No sign of lights in a world of white

In scenes from a child’s Christ­mas dreams, Sarah Mar­shall takes to the snow-swamped wilds in search of the elu­sive aurora

Buckinghamshire Advertiser - - GLOBE TROTTING -

BOLD stripes, neat zigzags and in­tri­cate petal pat­terns: a va­ri­ety of de­signs dec­o­rate the many pairs of mit­tens hang­ing in a dis­play cab­i­net at Tromsø Univer­sity Mu­seum. For a place where the tem­per­a­ture can drop be­low freez­ing for a large chunk of the year, an ex­hi­bi­tion cel­e­brat­ing ther­mal ac­ces­sories does seem ap­pro­pri­ate. Yet I dis­cover the pieces of hand­made handwear bear a greater cul­tural rel­e­vance.

De­signed by in­dige­nous Sami peo­ple, one-time no­mads who herded rein­deer across Rus­sia, Fin­land, Swe­den and Norway, th­ese bright mo­tifs were used to de­fine so­cial groups, a bit like knit­ted iden­tity cards.

Con­cen­trated mainly on the is­land of Trom­søya, linked by bridges to the main­land, the ‘cap­i­tal of the Arc­tic’ is sur­rounded by wildlife-rich fjords and jagged moun­tain ranges. Well po­si­tioned be­neath the aurora belt, it at­tracts thou­sands of tourists ev­ery year, with prim­i­tive mit­tens in­creas­ingly be­ing sub­sti­tuted by high-tech NorthFace gloves.

Thanks to di­rect flight con­nec­tions with the UK, it’s eas­ily ac­ces­si­ble, and within a mat­ter of hours, vis­i­tors can be glimps­ing the aurora in wild wood­land set­tings, or com­mand­ing a pack of huskies through moon­lit, snow-steeped val­leys.

I meet our guide, Alexan­der, a film-maker from the Nether­lands who makes ends meet by lead­ing North­ern Lights tours dur­ing the win­ter sea­son. As we drive into the wilder­ness, city lights fade be­hind us and steel street­lamps are re­placed by bolt up­right pine trees, lined up like sol­diers on pa­rade.

“Peo­ple al­ways come here on their time clocks,” com­plains Alexan­der, in ref­er­ence to the short week­end vis­its peo­ple make. “But the Lights are un­pre­dictable; you never know when they might turn up. So of­ten, peo­ple have to learn to be pa­tient and just wait.”

But with a bliz­zard set­ting in, it be­comes ob­vi­ous that no mat­ter how long we’re pre­pared to wait, an aurora dis­play won’t be hap­pen­ing any time soon.

A thick coat­ing of snow does, how­ever, cre­ate the per­fect

View above Tromsø and, in­set, Caran, a Sami woman, pulls rein­deer and sled en­vi­ron­ment for the day­time out­door ac­tiv­i­ties I have planned.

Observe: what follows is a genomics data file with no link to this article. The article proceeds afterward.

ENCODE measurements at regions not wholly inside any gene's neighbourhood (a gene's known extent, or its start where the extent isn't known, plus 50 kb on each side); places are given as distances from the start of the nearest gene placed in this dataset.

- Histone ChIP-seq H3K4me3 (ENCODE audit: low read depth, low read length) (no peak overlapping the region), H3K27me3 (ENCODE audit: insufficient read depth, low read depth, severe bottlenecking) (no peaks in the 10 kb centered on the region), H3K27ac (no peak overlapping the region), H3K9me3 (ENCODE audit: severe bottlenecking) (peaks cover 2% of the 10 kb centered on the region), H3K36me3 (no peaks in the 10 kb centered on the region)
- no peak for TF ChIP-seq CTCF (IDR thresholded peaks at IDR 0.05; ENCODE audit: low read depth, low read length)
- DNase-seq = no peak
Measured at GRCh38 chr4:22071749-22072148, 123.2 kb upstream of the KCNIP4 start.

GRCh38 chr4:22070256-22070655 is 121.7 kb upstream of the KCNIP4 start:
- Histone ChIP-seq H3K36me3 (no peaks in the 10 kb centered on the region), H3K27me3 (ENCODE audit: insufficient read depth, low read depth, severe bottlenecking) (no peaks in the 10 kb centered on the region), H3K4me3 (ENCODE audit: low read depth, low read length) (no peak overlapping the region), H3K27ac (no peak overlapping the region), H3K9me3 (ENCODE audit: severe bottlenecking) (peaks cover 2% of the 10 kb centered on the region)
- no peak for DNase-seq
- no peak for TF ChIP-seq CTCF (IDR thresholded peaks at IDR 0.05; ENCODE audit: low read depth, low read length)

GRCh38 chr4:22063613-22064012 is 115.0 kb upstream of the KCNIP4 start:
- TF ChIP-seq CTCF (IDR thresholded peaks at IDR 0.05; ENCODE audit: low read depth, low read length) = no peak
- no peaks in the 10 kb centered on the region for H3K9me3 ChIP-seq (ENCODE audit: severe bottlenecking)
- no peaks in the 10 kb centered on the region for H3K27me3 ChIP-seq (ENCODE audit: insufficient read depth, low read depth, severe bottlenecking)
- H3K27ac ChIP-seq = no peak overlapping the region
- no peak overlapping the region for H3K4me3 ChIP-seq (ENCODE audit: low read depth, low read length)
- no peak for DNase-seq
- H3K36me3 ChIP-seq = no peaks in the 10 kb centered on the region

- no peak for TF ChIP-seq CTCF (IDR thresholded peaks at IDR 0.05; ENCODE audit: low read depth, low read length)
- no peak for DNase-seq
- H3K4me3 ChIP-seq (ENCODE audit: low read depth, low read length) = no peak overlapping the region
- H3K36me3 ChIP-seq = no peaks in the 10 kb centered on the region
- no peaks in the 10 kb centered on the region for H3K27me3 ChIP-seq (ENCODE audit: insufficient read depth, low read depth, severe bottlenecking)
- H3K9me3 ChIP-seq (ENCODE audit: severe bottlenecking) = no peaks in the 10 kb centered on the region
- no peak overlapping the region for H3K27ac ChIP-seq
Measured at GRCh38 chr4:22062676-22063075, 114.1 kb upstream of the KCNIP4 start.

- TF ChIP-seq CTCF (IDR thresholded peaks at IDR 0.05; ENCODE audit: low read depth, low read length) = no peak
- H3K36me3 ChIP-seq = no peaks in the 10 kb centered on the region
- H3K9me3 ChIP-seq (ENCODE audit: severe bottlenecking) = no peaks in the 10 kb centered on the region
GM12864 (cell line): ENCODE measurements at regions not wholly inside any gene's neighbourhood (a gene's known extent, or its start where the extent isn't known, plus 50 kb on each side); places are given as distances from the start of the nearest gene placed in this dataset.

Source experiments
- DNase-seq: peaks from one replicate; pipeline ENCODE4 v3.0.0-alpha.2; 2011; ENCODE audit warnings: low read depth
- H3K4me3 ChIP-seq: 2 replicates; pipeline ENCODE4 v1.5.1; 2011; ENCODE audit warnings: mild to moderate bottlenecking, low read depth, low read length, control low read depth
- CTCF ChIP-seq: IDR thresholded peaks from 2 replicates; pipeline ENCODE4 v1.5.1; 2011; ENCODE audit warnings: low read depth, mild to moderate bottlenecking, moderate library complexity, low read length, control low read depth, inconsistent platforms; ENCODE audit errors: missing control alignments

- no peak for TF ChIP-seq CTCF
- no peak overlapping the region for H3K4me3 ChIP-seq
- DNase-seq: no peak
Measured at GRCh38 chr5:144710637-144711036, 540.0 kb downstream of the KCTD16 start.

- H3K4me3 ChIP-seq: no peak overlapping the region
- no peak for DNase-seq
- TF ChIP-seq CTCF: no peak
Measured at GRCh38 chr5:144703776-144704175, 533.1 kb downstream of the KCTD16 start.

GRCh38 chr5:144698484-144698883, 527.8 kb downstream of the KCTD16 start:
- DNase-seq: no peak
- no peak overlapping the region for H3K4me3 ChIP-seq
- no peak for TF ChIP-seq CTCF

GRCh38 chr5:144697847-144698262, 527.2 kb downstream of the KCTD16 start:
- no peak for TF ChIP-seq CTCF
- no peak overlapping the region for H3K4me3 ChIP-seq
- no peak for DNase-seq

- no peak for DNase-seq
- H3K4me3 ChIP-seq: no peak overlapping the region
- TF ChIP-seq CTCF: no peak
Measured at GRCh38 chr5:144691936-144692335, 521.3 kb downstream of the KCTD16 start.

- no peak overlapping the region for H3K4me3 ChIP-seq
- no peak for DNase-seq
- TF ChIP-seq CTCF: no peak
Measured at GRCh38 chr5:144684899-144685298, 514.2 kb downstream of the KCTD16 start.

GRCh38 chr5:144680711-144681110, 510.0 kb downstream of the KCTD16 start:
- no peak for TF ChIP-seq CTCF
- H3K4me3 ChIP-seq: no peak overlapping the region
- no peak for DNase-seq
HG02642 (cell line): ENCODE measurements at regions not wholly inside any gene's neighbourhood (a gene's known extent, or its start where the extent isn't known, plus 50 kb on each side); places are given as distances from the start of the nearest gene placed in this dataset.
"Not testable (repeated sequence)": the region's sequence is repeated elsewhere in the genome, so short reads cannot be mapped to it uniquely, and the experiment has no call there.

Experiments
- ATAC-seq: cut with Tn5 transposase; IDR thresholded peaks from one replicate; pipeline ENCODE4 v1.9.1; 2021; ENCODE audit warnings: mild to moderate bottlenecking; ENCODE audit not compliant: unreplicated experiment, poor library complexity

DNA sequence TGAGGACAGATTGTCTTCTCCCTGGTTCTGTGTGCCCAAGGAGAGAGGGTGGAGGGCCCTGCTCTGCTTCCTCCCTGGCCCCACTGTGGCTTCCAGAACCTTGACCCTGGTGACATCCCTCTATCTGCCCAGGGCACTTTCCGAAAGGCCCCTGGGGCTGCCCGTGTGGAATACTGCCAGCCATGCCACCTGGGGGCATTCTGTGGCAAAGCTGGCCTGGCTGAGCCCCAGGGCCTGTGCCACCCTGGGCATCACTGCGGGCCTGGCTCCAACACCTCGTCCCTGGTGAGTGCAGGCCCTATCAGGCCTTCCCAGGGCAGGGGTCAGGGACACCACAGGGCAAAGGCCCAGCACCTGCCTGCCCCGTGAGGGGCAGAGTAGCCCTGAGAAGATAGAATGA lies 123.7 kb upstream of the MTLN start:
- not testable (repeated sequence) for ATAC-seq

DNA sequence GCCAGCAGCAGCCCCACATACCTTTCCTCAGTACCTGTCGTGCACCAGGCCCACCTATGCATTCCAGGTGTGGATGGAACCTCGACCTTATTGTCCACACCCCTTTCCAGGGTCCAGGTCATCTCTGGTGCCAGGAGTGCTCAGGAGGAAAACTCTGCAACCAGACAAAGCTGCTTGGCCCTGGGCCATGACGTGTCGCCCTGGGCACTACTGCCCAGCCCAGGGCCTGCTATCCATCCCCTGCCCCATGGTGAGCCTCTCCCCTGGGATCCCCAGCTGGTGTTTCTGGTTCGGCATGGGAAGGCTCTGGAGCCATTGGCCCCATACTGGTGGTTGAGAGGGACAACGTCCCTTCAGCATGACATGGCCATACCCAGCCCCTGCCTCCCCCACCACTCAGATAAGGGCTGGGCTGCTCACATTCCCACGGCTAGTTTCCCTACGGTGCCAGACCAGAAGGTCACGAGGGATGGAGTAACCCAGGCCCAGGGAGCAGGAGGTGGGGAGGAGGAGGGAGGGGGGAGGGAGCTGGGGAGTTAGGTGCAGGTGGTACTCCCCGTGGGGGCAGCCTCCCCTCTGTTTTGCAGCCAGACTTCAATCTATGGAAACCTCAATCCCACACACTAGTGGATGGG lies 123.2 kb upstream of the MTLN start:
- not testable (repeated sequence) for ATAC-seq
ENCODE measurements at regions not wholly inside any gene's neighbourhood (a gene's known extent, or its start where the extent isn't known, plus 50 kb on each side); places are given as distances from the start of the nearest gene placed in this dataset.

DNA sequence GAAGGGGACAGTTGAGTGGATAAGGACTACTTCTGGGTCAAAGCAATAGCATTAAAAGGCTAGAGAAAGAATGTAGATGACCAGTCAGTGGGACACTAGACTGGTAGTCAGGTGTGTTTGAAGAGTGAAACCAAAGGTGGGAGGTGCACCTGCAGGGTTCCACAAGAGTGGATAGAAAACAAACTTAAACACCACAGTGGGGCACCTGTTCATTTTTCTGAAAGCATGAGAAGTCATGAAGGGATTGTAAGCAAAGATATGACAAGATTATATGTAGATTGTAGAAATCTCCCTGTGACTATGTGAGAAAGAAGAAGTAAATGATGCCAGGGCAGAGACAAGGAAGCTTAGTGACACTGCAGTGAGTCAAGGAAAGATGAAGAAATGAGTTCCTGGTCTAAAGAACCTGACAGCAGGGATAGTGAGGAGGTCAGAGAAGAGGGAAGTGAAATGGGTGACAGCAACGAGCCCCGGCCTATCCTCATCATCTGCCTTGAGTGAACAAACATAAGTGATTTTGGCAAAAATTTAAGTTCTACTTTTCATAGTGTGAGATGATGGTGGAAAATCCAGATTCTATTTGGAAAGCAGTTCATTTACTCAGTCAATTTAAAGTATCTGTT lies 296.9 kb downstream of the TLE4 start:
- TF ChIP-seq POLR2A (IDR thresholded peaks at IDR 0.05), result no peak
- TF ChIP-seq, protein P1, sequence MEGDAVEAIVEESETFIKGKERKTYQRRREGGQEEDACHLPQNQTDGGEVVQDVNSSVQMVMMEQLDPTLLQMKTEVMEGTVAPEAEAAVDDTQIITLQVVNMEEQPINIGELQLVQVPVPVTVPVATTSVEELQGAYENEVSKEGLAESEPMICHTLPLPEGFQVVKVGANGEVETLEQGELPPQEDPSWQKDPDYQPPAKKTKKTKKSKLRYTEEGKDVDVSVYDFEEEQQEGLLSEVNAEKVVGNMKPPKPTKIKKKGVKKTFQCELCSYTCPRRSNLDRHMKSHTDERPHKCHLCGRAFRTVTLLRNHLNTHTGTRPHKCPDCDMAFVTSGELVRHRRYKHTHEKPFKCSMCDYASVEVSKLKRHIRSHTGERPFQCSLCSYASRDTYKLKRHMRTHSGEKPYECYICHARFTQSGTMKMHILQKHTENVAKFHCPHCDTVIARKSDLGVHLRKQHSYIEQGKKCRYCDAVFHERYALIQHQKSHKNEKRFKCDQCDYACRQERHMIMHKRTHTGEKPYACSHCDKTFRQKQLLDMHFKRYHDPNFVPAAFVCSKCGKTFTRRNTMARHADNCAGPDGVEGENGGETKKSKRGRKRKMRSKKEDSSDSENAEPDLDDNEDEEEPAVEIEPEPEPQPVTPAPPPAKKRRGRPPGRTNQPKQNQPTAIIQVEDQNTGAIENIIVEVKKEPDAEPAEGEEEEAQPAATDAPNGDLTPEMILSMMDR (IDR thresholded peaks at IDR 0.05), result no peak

We drive an hour and a half south-east of Tromsø to Camp Tamok, a Sami-run ac­tiv­ity cen­tre where peo­ple can en­joy tra­di­tional Lap­pish hos­pi­tal­ity.

When I ar­rive, Rua and his wife Caran are us­ing metal shov­els to clear snow from the en­trance to their lavvu (a typ­i­cal Sami tipi once used as a mo­bile dwelling).

Overnight, almost two me­tres of snow has fallen, cre­at­ing the kind of pris­tine white land­scape ev­ery child dreams of wak­ing up to on Christ­mas Day.

Long, thin ici­cles hang like dag­gers from the door­ways of wooden cab­ins, look­ing de­cep­tively sharper than the blade made from rein­deer horn, which swings ca­su­ally from Rua’s waist.

“Ev­ery knife we make tells a story,” ex­plains Rua, dressed in a warm Cos­sack-style hat and wrapped in a blan­ket. “And when we gift a knife to our chil­dren, we pass on that story.”

He proudly claims he car­ries the blade with him at all times, although he does ad­mit to leav­ing it at home if col­lect­ing guests from the air­port, after once be­ing given a hefty fine.

Rua gath­ers his herd of rein­deer by en­tic­ing them with bun­dles of soft, spongy lichens. We sit on wooden sleds while Caran har­nesses the an­i­mals and pulls them through the thick snow with the ease of tug­ging a toy train. An ir­re­sistibly blank can­vas lies ahead of us, with lit­tle dis­tinc­tion be­tween land and sky, and over­head, snow clouds are form­ing with the con­sis­tency of whipped cream.

The en­joy­ably slow am­ble is gen­tle prepa­ra­tion for a moon­lit husky ride we have planned later that evening.

In com­pe­ti­tions, the dogs can reach up to 30mph, but I’m re­lieved to learn they go at half that pace when tourists are mush­ing. Guided only by starlight, we race through the for­est, weav­ing be­tween tree trunks like a slalom skier.

All I can hear is the sound of dogs pant­ing and my wooden sleigh bump­ing and creak­ing over the icy ground, and in that mo­ment, I un­der­stand why Rua has fully em­braced an out­door life.

PA Pho­tos/Hand­out/Re­nato Granieri

PA Photo/Hand­out/ Re­nato Granieri

Husky dogs at Lyn­gs­fjord Ad­ven­ture Camp Tamoc

Newspapers in English

Newspapers from UK

© PressReader. All rights reserved.